Essay on Kindred, by Octavia Butler

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The novel under the title Kindred is a magnificent literary piece created by renowned African-American fantasy writer and novelist of contemporary times Octavia Butler. This superb piece encompasses the most burning issues and problems faced by the African-American community. The novel throws light on the pathetic condition of the black slaves and vehemently condemns domestic violence and slavery inflicted and imposed upon the black stratum of the American society. The novel also discusses atrocities and hatred exercised upon the African Americans on the basis of racial and ethnic discrimination prevailing in the society. Butler points out the communication gap between spouses and family members, which adds to the misery of the black …show more content…
Tom Weylin’s sexual assaults on his female slave Tess and selling out her children reflects the miseries of the helpless blacks at the hands of the white population. Though Tess has lost her children, yet she has to comply with the orders and wishes of her white master. (The Fight, X) In addition, Weylin’s consistent whipping on Dana, Tess and Alice also reveals the existence of butchery and domestic violence by the whites. Particularly stripping of the Black women and beating them brutally serve as the black mar on the very face of the white community. (The Fight, XIII) History is also replete with the examples of butchery and cruelties inflicted upon the Black slaves in the USA, northern and central Europe, Russia, Turkey (the Ottoman Empire) and other parts of the world, where sexual exploitations, whipping and torture were the orders of the day. Hence, Butler has portrayed the exact picture of the situation prevailed in the olden past in her novel.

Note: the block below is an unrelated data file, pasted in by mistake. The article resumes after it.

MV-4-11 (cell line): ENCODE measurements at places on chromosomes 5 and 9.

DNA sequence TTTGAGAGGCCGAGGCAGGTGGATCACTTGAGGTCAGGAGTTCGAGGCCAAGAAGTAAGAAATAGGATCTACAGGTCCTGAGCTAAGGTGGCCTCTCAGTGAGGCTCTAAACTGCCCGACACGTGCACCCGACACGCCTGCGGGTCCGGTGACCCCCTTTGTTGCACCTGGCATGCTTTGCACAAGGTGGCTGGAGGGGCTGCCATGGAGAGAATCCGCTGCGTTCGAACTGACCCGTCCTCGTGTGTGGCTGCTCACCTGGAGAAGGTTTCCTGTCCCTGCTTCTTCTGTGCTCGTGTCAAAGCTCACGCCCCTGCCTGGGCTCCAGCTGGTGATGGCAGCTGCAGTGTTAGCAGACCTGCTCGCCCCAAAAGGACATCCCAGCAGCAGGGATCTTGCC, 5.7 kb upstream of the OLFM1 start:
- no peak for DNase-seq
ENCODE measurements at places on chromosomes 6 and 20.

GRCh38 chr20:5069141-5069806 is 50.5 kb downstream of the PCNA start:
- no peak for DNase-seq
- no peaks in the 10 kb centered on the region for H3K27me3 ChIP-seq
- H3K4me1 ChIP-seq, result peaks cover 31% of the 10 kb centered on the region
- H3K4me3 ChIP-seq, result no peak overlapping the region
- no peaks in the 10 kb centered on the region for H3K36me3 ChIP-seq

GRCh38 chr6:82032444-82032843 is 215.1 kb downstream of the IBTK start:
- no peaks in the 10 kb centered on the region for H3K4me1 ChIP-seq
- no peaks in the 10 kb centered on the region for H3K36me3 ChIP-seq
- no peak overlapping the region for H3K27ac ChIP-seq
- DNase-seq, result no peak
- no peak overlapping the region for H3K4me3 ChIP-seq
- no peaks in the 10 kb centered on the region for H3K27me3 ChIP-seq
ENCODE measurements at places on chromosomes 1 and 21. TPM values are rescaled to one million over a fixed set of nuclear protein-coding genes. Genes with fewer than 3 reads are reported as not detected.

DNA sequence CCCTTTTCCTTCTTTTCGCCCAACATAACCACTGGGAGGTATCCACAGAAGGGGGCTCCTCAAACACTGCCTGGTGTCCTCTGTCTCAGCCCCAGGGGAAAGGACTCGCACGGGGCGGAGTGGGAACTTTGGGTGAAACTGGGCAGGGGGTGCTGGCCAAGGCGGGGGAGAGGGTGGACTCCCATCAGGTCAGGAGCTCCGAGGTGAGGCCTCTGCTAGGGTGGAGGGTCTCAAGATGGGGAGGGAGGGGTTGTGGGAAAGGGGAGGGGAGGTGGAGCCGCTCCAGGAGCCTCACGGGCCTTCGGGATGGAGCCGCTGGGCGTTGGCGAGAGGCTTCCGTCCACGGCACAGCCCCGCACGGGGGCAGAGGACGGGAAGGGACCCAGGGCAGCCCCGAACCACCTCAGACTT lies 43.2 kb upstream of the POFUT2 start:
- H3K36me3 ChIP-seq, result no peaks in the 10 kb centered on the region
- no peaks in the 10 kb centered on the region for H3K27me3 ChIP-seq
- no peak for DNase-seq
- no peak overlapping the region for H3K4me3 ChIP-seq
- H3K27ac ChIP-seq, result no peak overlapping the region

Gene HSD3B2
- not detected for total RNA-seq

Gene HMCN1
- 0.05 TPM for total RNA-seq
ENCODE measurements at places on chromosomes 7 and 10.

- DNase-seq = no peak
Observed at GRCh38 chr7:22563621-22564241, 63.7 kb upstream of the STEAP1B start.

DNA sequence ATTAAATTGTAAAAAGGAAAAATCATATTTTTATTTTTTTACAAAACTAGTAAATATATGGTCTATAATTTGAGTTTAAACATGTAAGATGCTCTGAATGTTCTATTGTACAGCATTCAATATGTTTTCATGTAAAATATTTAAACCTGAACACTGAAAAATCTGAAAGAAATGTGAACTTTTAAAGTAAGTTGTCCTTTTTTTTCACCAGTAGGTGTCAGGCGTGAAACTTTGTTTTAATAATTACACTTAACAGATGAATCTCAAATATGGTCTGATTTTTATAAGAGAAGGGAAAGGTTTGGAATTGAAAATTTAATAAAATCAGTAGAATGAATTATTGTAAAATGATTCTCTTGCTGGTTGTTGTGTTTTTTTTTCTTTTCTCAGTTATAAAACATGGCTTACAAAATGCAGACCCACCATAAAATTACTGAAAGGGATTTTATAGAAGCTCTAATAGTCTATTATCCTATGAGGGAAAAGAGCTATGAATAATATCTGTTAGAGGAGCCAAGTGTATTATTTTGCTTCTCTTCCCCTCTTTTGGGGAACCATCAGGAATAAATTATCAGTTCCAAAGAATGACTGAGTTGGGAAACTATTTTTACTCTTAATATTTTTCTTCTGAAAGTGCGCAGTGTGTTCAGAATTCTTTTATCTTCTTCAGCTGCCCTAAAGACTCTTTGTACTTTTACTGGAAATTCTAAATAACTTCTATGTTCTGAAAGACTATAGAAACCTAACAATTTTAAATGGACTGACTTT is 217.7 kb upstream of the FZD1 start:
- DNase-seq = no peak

Being the member of African American community, Dana maintained serious reservations for the whites. But she is astonished to find his community members praising and admiring the ways adopted by his ancestors Tom Weylin and his son Rufus. However, she is surprised to note that the black community rebukes and censures Tom and Rufus in their absence and mock at the ways adopted by the Weylins while crushing the Blacks. (The Storm, XI)
The protagonists Dana and Kevin belong to Black and White communities

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